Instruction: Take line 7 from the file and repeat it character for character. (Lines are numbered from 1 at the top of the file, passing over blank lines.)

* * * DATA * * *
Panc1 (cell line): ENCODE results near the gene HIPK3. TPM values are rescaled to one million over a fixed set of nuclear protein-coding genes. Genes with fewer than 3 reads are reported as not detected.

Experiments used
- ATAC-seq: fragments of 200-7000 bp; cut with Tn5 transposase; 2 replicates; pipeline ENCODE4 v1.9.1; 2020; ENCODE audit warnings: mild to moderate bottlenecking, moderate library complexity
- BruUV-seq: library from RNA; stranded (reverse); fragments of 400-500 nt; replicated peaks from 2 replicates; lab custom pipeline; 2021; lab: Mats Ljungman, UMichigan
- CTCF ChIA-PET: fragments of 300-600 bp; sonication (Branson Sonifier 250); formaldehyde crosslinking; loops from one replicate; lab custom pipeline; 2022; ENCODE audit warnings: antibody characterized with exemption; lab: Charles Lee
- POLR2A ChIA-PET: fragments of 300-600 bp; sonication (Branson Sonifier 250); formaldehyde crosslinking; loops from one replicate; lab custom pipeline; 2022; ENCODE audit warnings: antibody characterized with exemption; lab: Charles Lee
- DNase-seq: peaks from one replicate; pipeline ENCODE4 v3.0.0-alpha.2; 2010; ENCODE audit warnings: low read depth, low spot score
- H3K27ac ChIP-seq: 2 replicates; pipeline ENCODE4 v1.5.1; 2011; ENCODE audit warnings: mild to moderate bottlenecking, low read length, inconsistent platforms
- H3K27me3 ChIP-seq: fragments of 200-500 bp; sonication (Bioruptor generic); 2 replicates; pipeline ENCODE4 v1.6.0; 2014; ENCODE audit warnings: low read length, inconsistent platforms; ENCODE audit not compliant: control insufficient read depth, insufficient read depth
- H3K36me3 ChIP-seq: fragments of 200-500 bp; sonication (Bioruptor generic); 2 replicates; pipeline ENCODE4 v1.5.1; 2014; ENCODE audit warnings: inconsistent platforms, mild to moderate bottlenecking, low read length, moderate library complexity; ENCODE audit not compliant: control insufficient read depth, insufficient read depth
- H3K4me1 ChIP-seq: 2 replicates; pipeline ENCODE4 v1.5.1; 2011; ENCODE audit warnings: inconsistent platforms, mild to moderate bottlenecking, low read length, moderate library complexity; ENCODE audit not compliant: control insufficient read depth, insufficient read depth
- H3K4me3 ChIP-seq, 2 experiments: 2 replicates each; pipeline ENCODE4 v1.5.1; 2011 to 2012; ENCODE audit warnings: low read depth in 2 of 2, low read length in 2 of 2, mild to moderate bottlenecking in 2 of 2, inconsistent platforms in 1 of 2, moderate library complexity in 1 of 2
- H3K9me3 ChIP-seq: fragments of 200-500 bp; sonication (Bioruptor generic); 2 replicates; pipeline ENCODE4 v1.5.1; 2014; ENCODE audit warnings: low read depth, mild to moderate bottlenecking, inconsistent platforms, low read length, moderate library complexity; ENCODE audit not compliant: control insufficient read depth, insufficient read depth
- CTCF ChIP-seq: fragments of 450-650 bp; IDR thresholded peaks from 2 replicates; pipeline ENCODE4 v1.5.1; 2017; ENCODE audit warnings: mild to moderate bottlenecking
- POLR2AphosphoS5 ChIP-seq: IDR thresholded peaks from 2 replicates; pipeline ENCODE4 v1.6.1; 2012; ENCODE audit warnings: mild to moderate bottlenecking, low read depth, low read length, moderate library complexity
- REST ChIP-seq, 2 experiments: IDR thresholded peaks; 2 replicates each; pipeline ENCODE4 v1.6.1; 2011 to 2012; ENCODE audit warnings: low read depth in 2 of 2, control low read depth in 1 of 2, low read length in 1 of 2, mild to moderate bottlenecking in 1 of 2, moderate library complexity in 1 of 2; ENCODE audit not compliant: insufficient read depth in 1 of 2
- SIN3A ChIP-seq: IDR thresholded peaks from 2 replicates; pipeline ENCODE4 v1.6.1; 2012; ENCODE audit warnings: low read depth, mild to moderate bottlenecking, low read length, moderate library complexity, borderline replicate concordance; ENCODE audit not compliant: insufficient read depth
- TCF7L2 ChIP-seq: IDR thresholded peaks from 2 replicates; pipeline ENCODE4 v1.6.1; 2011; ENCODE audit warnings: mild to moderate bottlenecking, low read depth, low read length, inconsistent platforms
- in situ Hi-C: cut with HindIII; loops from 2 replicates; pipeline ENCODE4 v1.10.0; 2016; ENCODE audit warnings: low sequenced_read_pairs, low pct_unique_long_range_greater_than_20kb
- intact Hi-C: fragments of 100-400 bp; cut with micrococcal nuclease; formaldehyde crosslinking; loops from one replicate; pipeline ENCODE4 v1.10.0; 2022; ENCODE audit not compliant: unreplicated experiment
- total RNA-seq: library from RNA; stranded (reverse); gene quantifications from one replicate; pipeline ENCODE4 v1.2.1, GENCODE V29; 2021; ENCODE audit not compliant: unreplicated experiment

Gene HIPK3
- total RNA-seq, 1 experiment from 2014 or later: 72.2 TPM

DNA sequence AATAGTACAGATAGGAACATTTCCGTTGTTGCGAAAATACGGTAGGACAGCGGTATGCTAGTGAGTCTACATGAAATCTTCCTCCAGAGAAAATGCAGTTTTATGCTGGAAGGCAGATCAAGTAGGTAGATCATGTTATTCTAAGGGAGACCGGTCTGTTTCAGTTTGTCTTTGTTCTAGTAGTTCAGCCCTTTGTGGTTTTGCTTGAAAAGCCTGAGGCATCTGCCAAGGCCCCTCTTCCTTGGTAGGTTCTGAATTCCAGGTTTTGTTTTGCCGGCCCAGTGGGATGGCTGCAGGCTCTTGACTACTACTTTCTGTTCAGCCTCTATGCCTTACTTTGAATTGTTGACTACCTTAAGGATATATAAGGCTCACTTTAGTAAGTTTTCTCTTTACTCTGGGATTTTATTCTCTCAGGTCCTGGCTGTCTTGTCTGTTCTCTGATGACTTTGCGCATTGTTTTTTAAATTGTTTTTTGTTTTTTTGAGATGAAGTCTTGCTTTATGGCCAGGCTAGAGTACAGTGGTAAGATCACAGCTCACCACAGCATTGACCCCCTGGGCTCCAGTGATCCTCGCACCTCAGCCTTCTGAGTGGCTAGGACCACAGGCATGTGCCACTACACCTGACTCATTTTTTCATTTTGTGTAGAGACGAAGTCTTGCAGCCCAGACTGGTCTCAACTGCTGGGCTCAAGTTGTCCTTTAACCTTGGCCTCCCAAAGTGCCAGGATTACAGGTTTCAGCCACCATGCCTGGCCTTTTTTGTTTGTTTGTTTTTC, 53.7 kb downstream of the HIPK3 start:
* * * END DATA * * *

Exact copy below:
- DNase-seq: peaks from one replicate; pipeline ENCODE4 v3.0.0-alpha.2; 2010; ENCODE audit warnings: low read depth, low spot score